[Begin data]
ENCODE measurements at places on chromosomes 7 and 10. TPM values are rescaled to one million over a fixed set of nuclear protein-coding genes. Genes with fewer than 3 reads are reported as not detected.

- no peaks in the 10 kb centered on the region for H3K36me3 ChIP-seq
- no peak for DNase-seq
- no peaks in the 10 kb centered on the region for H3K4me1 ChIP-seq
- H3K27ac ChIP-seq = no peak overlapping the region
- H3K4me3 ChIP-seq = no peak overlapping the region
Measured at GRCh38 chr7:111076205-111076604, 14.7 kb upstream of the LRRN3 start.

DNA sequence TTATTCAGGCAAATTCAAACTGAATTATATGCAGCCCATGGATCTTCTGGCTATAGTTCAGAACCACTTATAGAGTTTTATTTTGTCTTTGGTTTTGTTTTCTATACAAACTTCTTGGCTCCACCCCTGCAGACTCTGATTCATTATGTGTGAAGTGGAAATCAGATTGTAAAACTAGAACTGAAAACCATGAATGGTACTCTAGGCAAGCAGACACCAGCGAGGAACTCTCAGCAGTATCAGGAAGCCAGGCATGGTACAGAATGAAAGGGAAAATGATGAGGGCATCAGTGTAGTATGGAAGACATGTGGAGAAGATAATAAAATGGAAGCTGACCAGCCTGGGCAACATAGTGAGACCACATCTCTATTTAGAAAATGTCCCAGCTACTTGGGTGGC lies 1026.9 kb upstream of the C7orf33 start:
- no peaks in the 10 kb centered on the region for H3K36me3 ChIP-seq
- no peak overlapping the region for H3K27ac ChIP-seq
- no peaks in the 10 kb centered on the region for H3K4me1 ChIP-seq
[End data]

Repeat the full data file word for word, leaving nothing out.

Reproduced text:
ENCODE measurements at places on chromosomes 7 and 10. TPM values are rescaled to one million over a fixed set of nuclear protein-coding genes. Genes with fewer than 3 reads are reported as not detected.

- no peaks in the 10 kb centered on the region for H3K36me3 ChIP-seq
- no peak for DNase-seq
- no peaks in the 10 kb centered on the region for H3K4me1 ChIP-seq
- H3K27ac ChIP-seq = no peak overlapping the region
- H3K4me3 ChIP-seq = no peak overlapping the region
Measured at GRCh38 chr7:111076205-111076604, 14.7 kb upstream of the LRRN3 start.

DNA sequence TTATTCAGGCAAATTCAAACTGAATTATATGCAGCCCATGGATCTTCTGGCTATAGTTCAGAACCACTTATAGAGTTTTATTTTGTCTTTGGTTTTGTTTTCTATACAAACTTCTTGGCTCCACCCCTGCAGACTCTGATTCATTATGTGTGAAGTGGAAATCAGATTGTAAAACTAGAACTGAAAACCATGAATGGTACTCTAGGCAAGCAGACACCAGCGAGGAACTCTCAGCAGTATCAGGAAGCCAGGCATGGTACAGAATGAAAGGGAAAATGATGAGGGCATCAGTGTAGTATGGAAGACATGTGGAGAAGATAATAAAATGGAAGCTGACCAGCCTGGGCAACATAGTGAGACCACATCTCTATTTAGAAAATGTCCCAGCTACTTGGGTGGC lies 1026.9 kb upstream of the C7orf33 start:
- no peaks in the 10 kb centered on the region for H3K36me3 ChIP-seq
- no peak overlapping the region for H3K27ac ChIP-seq
- no peaks in the 10 kb centered on the region for H3K4me1 ChIP-seq